Long-term unemployment over men’s careers
Since the start of the recent recession, which began in December 2007, many unemployed Americans have entered the ranks of the long-term unemployed (those who are unemployed for 27 weeks or more). Long-term unemployment peaked at 46 percent of total unemployment in May 2010, well after the recent recession ended in June 2009.1 In contrast, after an earlier recession, which lasted from July 1981 to November 1982, the long-term unemployed number peaked at 26 percent of total unemployment in 1983.2
These point-in-time estimates, however, do not indicate the proportion of people who have a long-term unemployment spell over their labor market career, how long it takes to find a job after their first long-term unemployment spell, or how the spell affects wages over time. This Beyond the Numbers article begins to answer these questions. Using the employment history of men in the National Longitudinal Survey of Youth 1979 (NLSY79), the article examines entry into and out of long-term spells of unemployment and looks at the effect of long-term unemployment on average wages. The men in the NLSY79 were born in the years 1957 to 1964. The analysis covers the mid-1980s through 2009, focusing on men’s employment histories from their mid-20s, after they have become integrated into the labor market, until their middle to late 40s and early 50s.
Researchers find that workers who have been unemployed due to job displacement often experience persistent subsequent earnings losses, earnings volatility, and later periods of job loss, although none of these studies looks specifically at the long-term unemployed.3 When a household member is unemployed, household finances suffer, which often leads to depleted savings, increased debt, and trouble making rent or mortgage payments.4 In addition to negative financial impacts, long-term unemployment may adversely affect the physical and mental health of the unemployed5 and may negatively affect their children’s academic achievement.6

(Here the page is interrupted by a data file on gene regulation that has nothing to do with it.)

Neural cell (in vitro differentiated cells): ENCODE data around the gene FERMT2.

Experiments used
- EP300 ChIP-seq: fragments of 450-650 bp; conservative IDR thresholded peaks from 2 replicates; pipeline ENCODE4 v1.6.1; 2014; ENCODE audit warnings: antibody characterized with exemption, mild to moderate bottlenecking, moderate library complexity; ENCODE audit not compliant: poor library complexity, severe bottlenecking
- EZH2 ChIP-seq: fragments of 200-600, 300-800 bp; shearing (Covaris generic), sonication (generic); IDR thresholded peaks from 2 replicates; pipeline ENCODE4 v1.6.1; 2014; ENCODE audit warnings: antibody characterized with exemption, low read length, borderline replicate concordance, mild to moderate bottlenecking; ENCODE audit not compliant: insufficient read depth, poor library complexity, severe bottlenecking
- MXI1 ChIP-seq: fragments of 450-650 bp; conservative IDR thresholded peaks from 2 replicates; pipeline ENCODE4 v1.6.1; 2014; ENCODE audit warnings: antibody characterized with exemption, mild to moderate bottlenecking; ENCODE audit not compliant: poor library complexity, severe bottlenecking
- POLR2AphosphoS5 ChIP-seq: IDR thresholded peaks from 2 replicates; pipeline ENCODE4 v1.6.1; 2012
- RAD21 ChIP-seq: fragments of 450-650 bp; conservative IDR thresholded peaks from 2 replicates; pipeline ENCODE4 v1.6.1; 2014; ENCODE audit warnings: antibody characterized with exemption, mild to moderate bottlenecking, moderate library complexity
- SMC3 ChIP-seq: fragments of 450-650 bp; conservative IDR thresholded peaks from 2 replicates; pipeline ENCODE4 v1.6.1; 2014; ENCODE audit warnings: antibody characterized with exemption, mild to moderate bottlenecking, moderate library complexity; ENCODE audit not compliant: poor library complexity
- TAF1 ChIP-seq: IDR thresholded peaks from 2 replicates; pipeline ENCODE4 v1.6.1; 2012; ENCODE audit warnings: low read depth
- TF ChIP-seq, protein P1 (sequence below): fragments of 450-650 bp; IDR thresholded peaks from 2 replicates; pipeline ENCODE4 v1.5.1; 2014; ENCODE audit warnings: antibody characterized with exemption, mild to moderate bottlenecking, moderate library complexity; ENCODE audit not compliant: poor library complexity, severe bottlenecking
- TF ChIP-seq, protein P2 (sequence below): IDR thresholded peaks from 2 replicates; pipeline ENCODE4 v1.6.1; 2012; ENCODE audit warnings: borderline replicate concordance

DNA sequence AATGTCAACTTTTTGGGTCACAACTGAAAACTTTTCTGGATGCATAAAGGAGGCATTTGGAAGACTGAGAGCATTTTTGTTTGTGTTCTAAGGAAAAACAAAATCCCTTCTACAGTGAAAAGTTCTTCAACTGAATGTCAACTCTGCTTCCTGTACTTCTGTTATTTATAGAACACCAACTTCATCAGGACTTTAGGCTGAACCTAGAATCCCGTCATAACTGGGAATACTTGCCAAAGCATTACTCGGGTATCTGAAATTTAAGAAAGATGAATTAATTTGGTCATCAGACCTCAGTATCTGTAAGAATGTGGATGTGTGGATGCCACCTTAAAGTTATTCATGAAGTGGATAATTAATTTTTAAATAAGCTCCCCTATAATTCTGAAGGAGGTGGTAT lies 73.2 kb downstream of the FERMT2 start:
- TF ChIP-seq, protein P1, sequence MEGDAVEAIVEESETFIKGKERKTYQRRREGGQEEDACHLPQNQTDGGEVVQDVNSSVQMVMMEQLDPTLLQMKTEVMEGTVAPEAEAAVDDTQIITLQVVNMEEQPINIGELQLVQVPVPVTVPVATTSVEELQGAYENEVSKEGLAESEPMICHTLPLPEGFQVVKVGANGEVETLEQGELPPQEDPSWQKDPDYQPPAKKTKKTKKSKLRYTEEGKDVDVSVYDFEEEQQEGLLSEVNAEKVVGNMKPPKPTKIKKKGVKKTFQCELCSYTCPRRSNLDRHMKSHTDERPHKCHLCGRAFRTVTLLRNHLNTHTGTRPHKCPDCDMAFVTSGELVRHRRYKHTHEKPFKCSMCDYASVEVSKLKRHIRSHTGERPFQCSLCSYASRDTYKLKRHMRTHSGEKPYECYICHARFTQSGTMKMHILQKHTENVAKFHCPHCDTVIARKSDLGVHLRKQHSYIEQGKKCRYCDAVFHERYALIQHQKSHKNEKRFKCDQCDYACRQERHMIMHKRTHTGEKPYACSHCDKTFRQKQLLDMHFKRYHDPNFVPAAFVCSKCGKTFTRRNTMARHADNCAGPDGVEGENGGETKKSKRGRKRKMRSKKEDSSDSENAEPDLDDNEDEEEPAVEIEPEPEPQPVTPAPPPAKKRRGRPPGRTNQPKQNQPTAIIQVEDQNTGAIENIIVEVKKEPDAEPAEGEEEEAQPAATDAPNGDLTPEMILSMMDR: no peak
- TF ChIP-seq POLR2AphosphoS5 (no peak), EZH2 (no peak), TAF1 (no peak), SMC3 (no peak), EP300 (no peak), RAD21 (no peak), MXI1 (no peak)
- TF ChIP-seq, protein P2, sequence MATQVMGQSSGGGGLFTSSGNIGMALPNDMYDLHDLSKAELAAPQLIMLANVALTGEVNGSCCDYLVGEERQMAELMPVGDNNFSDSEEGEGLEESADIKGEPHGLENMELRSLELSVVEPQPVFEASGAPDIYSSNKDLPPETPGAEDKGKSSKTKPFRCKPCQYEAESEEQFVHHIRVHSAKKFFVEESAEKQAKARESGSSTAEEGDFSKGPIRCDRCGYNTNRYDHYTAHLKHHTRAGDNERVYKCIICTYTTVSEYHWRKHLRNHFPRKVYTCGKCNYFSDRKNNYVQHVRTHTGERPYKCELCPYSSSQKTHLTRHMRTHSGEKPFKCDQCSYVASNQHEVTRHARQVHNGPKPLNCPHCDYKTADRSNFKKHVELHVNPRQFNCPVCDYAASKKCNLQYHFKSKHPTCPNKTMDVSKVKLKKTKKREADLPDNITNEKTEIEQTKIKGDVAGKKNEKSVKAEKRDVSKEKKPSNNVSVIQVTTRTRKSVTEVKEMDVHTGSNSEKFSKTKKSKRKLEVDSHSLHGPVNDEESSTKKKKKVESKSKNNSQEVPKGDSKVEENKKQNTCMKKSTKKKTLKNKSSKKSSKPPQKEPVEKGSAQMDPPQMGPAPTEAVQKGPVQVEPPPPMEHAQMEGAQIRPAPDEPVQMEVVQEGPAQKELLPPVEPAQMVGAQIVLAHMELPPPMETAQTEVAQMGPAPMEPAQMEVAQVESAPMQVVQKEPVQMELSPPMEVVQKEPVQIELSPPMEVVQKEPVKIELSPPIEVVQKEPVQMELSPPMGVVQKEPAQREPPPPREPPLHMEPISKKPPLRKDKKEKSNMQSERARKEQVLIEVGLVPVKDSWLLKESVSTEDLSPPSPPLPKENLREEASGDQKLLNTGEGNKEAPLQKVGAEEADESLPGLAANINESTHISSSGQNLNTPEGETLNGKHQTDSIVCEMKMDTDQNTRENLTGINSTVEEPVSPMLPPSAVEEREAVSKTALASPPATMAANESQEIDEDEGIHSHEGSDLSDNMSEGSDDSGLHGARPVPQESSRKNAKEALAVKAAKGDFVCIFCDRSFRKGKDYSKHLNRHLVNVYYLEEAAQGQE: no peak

Description of the data
The data used in this article are from the NLSY79, a nationally representative sample of 12,686 men and women born from 1957 to 1964 (the latter years of the baby boom) and living in the United States at the time of the initial survey in 1979. Respondents were interviewed annually from 1979 through 1994; after 1994, they were interviewed every other year. By the 2010 survey, NLSY79 respondents were ages 45 to 53.7
The NLSY79 is well-suited for studying long-term unemployment because it contains a complete work history for each respondent and it differentiates between time spent looking for work or on layoff (during which an individual is considered to be unemployed) and time spent out of the labor force. It contains a rich array of background characteristics, including educational attainment and the Armed Forces Qualifying Test (AFQT) score for respondents, which is a measure of math and verbal aptitude.8
The analysis is restricted to men, as women’s labor force participation is generally more complicated because of their role in child bearing and child care. The analysis focuses on civilian labor market experiences, so it excludes any men who have active military service from the year they turn 25 through the 2009 calendar year. For the purposes of this analysis, labor market entry occurs in the year in which a respondent begins a streak of at least 2 consecutive calendar years working at least 40 weeks per year. The earliest this streak can begin is the January of the calendar year in which the respondent turns 25. These restrictions ensure that the men in our analysis are fully integrated into the labor market, thus avoiding the labor market mobility (churning) that is common in the early years of work experience. A spell of long-term unemployment is defined as one in which a person is unemployed for 27 weeks or more.9